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Statement on Signing a Joint Resolution Providing Continuing Appropriations for Fiscal Year 1982

October 01, 1981

I have signed today the continuing resolution (House Joint Resolution 325) passed last night by the Congress to provide funds for the first 50 days of the new fiscal year starting today.

While I am signing this resolution, I want to make clear that it is only a stop-gap measure to keep the government running for the next few weeks, until the Congress acts upon regular 1982 appropriations bills.

The pattern of spending that is permitted by this resolution is far different from what the Congress or I would recommend. For example, defense spending will be held welt below the levels I have requested. Spending for many other programs could, under this resolution, be far higher than I requested last March.

Furthermore, 1 week ago I outlined the steps needed to keep the Nation on the path to economic recovery. These steps include substantial reductions in 1982 budget requests so as to hold down spending and prevent a large increase in deficits. The new requests are below the levels I proposed last March and well below levels provided in the 1982 appropriations bills acted upon thus far by the House and Senate. My new proposals would reduce budget authority $26 billion below the levels proposed last March.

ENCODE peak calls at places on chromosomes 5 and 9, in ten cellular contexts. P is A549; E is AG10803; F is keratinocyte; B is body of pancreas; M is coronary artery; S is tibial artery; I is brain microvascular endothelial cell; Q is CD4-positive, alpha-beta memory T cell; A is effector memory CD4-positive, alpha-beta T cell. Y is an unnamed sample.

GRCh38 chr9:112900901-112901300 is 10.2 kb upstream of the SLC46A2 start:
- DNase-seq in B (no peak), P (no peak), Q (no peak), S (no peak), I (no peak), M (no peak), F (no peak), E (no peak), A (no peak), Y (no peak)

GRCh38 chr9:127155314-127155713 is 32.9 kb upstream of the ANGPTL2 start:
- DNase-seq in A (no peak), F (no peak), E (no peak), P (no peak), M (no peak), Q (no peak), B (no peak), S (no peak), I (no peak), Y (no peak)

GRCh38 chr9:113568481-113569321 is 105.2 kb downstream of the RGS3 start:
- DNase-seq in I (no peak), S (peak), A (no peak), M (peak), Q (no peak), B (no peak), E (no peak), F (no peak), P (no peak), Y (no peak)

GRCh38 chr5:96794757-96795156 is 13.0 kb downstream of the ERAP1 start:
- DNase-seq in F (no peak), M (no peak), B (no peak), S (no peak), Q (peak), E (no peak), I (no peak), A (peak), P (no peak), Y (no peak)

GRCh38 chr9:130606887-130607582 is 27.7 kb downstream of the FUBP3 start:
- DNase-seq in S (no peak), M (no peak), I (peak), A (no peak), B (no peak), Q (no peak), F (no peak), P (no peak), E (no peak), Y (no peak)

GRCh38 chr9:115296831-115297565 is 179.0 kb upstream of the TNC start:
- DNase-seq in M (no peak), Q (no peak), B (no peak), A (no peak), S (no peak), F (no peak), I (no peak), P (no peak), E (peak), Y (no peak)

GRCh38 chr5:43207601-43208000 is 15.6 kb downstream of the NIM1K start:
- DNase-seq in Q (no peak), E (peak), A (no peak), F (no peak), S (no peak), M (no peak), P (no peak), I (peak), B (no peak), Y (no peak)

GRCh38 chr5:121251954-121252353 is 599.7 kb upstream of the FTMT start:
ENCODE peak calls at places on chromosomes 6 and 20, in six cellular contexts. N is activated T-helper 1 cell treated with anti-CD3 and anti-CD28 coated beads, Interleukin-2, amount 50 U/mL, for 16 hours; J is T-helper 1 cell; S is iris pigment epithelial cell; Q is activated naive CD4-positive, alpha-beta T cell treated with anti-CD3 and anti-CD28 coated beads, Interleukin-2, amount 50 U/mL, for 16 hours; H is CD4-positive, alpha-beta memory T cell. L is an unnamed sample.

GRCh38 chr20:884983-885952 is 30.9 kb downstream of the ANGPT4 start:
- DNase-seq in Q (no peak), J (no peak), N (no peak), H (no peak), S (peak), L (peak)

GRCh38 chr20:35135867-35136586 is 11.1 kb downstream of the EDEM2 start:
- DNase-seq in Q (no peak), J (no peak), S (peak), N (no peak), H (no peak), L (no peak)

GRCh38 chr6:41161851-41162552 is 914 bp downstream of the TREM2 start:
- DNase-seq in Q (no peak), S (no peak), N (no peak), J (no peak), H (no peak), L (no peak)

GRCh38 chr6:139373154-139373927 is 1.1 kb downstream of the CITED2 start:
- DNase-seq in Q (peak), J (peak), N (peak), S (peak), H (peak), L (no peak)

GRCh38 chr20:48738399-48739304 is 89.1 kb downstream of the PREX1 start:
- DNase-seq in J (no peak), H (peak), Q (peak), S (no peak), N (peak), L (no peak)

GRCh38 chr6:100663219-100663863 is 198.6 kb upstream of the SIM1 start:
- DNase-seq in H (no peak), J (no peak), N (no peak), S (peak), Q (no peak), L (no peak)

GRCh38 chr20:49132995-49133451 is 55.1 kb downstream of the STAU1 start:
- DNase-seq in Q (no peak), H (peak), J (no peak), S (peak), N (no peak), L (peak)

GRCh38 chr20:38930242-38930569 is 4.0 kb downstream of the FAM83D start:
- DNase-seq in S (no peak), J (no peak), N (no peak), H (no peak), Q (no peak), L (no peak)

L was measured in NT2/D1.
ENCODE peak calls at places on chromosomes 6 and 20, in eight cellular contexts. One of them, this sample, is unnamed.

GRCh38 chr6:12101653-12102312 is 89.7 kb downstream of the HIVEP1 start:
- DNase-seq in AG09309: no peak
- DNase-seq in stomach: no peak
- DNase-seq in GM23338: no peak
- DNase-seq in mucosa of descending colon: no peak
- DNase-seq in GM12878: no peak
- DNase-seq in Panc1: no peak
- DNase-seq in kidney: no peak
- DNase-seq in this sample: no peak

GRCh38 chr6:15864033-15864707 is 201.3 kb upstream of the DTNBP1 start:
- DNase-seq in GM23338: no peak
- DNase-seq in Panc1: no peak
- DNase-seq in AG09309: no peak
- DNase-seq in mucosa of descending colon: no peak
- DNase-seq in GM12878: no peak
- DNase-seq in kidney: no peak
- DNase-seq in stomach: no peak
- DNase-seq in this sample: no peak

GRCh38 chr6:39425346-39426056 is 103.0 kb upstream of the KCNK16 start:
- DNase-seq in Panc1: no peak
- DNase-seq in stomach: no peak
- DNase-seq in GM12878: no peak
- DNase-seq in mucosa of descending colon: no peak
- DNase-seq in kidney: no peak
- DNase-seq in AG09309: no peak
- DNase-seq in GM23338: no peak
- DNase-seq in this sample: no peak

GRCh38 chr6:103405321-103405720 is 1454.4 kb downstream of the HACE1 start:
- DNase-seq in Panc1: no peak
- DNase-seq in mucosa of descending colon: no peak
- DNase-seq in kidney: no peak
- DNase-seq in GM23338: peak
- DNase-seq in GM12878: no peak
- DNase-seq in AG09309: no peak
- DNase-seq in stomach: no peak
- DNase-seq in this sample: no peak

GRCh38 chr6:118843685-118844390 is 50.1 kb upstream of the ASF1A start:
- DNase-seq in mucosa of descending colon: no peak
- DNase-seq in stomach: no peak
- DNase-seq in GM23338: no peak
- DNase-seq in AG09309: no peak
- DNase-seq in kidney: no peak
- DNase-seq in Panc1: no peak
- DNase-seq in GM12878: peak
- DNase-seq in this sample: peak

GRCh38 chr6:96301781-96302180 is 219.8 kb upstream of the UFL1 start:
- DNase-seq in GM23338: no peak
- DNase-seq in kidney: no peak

The Congress has made it clear during consideration of this resolution that the executive branch is expected to keep a tight rein on spending under the resolution so that we do not reduce the ability of Congress to consider fully the lower budgets I have proposed. The legislative history states that the amounts allowed to be obligated under the continuing resolution are to be considered as ceilings and not minimums. I expect all departments and agencies to follow this clear directive.

Note: As enacted, H.J. Res. 325 is Public Law 97-51, approved October 1.

Ronald Reagan, Statement on Signing a Joint Resolution Providing Continuing Appropriations for Fiscal Year 1982 Online by Gerhard Peters and John T. Woolley, The American Presidency Project

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